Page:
Using gentle music and songs can be a great way to help children relax. You can use lullabies, distraction songs in the car, or even just something familiar and repetitive that can help your child feel safe and secure.
Lullabies An ancient traditional method for soothing babies to sleep, lullabies are used across cultures and are simple and repetitive, in order to reduce stimulation for the child.
Children are often really good at responding to the emotions and energy levels they see in others, so make sure to sing slowly, with a soft, gentle tone. You might like to imagine singing along to a slow, resting heartbeat.
Children love to hear the same song sung over and over again. As you repeat the lullaby, sing a little bit softer and slower to help lull your child to sleep. You may even like to hum the song during the last repeat.
Gentle repetitive movements Rocking and swaying can calm your child’s nervous system. This gentle movement can simulate a feeling similar to being in the womb, safe and secure. Movement and touch can also give children a sense of where they are; grounding and comforting them.
Try rocking or swaying as you hold your child during lullaby time. The combination of your voice with gentle movement is a real winner for relaxation.
Singing a favourite song This may help distract them and provide comfort when your child is upset. It might be useful to have a list of your child’s favourite songs on a playlist on your phone, for easy access when you need it!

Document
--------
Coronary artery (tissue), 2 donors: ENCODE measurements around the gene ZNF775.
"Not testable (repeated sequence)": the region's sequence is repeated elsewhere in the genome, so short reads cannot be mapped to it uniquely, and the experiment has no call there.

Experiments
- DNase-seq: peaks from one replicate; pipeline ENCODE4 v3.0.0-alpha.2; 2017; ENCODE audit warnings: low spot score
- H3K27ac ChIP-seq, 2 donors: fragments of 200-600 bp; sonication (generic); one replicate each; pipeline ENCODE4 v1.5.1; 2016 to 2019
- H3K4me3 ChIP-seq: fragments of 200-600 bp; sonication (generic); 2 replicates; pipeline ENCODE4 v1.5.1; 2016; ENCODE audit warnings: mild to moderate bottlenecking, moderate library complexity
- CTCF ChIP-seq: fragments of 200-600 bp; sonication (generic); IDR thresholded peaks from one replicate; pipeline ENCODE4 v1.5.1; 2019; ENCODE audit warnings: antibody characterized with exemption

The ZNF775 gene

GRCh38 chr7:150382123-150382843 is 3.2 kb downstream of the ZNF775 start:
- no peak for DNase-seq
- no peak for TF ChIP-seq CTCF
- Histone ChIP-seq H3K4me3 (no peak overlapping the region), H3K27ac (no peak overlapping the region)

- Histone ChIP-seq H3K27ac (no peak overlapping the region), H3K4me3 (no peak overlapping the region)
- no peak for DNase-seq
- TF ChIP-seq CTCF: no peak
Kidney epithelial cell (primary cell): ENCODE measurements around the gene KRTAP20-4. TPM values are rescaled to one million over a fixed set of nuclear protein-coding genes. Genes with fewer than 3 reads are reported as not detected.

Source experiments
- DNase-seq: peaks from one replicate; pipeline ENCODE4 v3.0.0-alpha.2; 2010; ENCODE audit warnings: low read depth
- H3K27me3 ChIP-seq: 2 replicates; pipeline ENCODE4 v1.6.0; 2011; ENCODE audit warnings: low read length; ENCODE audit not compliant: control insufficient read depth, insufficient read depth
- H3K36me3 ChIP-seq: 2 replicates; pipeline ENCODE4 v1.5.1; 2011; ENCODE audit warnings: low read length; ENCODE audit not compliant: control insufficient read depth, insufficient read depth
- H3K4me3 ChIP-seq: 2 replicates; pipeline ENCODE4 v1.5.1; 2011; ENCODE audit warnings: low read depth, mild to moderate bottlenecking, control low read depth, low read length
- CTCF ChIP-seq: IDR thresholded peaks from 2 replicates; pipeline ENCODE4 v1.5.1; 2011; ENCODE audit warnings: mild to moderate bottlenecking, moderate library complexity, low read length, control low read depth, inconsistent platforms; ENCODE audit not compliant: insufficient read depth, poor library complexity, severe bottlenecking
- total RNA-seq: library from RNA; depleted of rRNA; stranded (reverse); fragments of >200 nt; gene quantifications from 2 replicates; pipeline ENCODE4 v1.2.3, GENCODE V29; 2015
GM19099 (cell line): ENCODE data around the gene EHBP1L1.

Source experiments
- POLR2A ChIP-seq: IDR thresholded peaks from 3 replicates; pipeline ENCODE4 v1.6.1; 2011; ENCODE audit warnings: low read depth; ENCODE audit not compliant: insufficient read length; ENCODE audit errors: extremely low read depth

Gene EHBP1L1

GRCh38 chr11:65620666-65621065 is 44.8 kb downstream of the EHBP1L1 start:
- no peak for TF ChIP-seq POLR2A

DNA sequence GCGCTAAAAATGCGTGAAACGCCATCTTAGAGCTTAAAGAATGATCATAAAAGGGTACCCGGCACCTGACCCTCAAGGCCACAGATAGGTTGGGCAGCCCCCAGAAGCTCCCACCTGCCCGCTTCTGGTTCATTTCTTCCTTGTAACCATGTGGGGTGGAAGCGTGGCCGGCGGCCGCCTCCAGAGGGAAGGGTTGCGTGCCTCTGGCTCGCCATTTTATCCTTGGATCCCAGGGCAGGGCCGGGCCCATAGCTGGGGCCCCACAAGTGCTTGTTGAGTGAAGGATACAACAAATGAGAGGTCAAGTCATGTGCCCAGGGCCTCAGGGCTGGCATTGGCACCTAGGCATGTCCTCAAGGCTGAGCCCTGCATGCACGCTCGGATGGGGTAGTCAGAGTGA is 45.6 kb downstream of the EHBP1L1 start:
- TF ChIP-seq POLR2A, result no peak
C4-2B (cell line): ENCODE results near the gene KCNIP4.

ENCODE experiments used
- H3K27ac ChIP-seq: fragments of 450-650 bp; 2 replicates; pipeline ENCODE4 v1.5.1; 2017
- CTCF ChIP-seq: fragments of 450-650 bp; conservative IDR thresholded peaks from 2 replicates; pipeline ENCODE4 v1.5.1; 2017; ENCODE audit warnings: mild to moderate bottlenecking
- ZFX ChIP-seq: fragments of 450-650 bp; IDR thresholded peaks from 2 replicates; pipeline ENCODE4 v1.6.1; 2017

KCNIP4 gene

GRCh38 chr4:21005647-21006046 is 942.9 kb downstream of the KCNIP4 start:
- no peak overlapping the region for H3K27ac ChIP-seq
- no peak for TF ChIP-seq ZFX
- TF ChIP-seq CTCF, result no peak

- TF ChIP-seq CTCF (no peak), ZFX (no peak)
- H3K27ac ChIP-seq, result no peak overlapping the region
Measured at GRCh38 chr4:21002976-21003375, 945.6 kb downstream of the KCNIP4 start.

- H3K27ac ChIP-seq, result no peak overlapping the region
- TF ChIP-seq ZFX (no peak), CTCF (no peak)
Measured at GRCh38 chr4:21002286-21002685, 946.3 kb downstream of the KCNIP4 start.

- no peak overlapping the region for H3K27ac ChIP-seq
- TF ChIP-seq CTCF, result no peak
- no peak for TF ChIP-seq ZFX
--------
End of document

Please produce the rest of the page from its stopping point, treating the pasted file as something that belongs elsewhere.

Creating your own words to a well-known tune Personalising the words to a favourite song can strengthen your relationship with your child.
As part of your lullaby, or while singing favourite songs with a distressed child, try including your child’s name in the words, or even the name of their favourite toys.
Bedtime routines A consistent routine helps your child to relax and fall asleep more easily. They are also opportunities to share special moments of closeness and connection with your child every day.
Singing the same song every night before sleep will help your child recognise when it is time to wind down.
You can even change the words of certain songs to include bedtime activities. Use ‘This is the Way’ and change the words to ‘brush our teeth/stretch our arms/say goodnight, late in the evening’.
Massaging or stroking your child Touch can be great for calming your little one, as it can help to regulate the nervous system and make their bodies feel relaxed.
Try giving a massage to your child while you sing. Be attentive – if your child shows signs of discomfort or distress, stop immediately, and just sing. Not every child likes to be touched, so be aware of your child’s preferences.
Remember Your Voice Although it is a great idea to have calming songs downloaded and ready to use, no voice is quite as special to children as the voice of their parents. Your child has been listening to your voice since before they were born; that familiar sound can be really comforting to them. Try singing to them whenever you can to strengthen that bond. It does not have to be perfect! To your child, the fact that it is your voice is always enough.
Additional Music Resources Here are some simple, relaxing songs that you can use at home: